In today's digital age, hardworking individuals just like us fall victim to deceptive phishing scams, resulting in the loss of hard-earned money. But you don't have to be one of them! By understanding what your bank would never ask and arming yourself with cybersecurity knowledge, you can better safeguard your finances.
October isn't just for falling leaves and pumpkin spice lattes; it's also Cybersecurity Month! Therefore, now is the perfect time to focus on securing your financial well-being. In this blog, we'll provide you with practical insights on how to protect yourself from deceptive phone call scams. Let's dive in and get straight to the point, equipping you with the knowledge you need to stay safe.
Scammers often pretend to be friendly bank representatives and may try to gain your trust. They might ask for your bank password, PIN, or a one-time login code, claiming it's for security purposes or account verification. But here’s the scoop: legitimate banks will never request this sensitive information over the phone. They have strict security measures in place to protect your information.
Scammers have a large bag of tech tricks up their sleeves, including something called "spoofing." They can use technology to display a false caller ID, making it appear as if they are calling from your bank. Don’t fall for this trick. Be skeptical of any incoming call, even if your phone's screen shows your bank's name or number.
If you receive a call from someone posing as your bank, do yourself a favor and hang up the phone. It is the safest course of action. Then, do some investigating. Find the customer service number on your bank's official website or on the back of your bank card. Call the number to verify you’re speaking with a legitimate bank representative and discuss your concerns. (To contact Academy Bank’s Client Care, call 877-712-2265; Monday – Friday, from 8:00 AM – 7:00, PM Central Time).
Scammers may try to sweet talk you into forwarding your calls or emails to another number/address. They will often claim it's for “technical reasons” or “account security.” Do not fall for it! By forwarding your communications, you are ultimately giving scammers access to your sensitive information and accounts. You wouldn’t hand over your car keys to a criminal, so don’t make the same mistake with your communications. Be cautious when someone asks you to make changes to your communication settings.
Scammers frequently create a false sense of urgency. They'll whip up a storm, claiming your account is at risk or that they've spotted suspicious activity. The goal? To make you panic and act without thinking. But remember, actual banks will never pressure you this way. Take your time to assess the situation, and don’t forget to verify the caller's identity before taking any action.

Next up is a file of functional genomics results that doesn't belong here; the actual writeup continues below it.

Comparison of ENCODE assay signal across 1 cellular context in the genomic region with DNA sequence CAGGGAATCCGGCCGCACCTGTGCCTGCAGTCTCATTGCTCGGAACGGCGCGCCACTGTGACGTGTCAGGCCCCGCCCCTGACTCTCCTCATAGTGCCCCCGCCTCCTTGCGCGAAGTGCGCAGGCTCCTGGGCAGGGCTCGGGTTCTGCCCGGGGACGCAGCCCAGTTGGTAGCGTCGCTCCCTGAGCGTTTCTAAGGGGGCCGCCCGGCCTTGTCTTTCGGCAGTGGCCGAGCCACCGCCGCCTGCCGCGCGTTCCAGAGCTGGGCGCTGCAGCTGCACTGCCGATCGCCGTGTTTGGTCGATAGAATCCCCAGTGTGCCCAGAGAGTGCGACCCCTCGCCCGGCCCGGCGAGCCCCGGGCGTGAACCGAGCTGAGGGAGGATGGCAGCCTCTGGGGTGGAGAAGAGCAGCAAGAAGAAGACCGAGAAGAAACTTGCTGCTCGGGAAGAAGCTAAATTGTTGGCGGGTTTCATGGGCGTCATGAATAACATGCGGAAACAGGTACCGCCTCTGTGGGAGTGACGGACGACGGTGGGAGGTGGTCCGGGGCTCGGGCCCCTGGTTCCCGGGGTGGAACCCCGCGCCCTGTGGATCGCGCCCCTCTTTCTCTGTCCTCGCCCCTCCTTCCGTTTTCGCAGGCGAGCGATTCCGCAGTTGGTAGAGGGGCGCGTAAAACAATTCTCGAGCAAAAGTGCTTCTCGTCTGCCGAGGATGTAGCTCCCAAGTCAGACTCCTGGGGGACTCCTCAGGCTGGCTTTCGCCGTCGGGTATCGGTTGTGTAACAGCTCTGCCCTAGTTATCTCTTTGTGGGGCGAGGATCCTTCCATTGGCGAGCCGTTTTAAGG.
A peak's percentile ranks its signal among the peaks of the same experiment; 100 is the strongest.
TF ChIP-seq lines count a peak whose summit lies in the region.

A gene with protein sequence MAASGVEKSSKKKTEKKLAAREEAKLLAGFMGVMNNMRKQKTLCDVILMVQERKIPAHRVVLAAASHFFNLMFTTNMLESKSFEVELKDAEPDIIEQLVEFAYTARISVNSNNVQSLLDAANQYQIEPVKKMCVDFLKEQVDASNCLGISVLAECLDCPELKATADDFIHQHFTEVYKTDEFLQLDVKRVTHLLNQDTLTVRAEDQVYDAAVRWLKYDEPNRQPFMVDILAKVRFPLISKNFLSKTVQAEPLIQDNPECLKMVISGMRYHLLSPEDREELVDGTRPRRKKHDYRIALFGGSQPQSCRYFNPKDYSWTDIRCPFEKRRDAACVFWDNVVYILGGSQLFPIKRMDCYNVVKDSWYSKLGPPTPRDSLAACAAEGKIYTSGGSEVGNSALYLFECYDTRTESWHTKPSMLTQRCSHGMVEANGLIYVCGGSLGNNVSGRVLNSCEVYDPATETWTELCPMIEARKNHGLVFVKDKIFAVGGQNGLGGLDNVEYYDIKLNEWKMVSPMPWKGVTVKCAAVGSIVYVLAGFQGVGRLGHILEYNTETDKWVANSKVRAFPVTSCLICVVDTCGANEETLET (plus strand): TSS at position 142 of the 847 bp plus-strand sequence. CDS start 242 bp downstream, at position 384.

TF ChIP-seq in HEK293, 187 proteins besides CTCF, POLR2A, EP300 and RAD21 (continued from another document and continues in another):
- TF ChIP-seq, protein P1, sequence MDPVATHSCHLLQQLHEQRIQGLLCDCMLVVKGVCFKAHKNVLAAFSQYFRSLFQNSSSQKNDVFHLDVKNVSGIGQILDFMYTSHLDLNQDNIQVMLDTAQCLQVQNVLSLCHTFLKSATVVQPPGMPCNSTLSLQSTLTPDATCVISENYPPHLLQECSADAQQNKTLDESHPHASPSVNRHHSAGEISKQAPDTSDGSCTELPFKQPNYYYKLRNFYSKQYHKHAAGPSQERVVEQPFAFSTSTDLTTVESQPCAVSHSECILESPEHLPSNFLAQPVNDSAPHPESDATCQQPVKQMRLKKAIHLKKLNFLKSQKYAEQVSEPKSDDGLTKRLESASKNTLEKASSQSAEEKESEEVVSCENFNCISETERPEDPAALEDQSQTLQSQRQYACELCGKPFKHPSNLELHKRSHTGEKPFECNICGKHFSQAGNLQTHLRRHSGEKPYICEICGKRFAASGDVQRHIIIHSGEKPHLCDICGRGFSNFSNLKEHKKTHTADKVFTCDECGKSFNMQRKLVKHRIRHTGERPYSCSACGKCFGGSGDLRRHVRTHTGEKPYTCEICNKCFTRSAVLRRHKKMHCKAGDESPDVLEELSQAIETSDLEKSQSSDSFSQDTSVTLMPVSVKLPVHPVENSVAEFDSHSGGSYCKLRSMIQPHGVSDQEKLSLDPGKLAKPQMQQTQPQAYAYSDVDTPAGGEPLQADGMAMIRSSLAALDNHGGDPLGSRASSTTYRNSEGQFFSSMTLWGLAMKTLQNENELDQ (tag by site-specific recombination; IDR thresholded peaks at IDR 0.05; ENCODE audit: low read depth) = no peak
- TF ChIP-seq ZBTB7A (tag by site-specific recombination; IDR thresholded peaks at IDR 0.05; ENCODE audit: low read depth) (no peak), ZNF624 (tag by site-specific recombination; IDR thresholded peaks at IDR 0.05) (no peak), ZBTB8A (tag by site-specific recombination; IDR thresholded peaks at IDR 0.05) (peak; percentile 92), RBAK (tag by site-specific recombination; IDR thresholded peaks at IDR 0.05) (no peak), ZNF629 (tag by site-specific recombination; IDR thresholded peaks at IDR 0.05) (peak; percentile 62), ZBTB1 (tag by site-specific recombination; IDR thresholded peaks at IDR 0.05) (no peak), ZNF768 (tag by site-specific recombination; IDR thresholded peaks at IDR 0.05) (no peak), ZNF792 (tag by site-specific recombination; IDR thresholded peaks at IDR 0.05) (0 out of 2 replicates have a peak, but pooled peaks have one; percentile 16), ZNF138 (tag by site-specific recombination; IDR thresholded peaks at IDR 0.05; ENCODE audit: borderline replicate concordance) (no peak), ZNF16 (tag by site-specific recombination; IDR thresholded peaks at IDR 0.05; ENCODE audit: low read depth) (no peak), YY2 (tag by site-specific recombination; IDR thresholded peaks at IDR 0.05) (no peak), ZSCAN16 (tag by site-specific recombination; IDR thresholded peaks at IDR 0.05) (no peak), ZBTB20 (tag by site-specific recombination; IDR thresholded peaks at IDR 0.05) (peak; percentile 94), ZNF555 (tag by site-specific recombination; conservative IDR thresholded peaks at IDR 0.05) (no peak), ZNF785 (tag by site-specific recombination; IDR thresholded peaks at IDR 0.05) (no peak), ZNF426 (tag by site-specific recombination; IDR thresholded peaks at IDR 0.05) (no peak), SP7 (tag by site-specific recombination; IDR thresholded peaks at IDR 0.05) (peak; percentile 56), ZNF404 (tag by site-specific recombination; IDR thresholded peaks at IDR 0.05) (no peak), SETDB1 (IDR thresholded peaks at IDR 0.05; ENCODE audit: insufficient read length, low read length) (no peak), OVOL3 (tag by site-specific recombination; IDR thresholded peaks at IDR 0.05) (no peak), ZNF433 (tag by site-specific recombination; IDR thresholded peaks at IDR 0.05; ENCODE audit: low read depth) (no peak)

By being aware of these tactics and following these guidelines, you can better protect yourself from falling victim to phone scams. Remember, your bank's primary concern is your financial security, and they will not jeopardize that by requesting sensitive information over the phone. Always err on the side of caution when dealing with unexpected calls.
Here’s what to do if you fall for a phone scam:
Stay smart and remember that your bank will not—we repeat, will not—ask for sensitive information over the phone.
Unwanted phone calls can be a major nuisance, not to mention an invasion of your privacy. What's even more concerning is that phone scams can lead to financial losses, ranging from a few dollars to your entire life savings. To shield yourself from such threats, it's essential to stay informed about how to protect yourself and understand how to respond if you ever find yourself targeted by a phone call scam.
Academy Bank prioritizes your financial security. In fact, accounts like Select Rewards Checking have safeguards in place to help combat phishing scams, including:
Learn more smart practices for cybersecurity practices in the Education section of our website (under “Banking Safely and Securely”).
INSURANCE DISCLOSURE: Insurance products are NOT insured by FDIC or any Federal Government Agency; NOT a deposit of or guaranteed by the bank or any bank affiliate. Coverage is provided through the company named in the Guide to Benefit or on the certificate of insurance.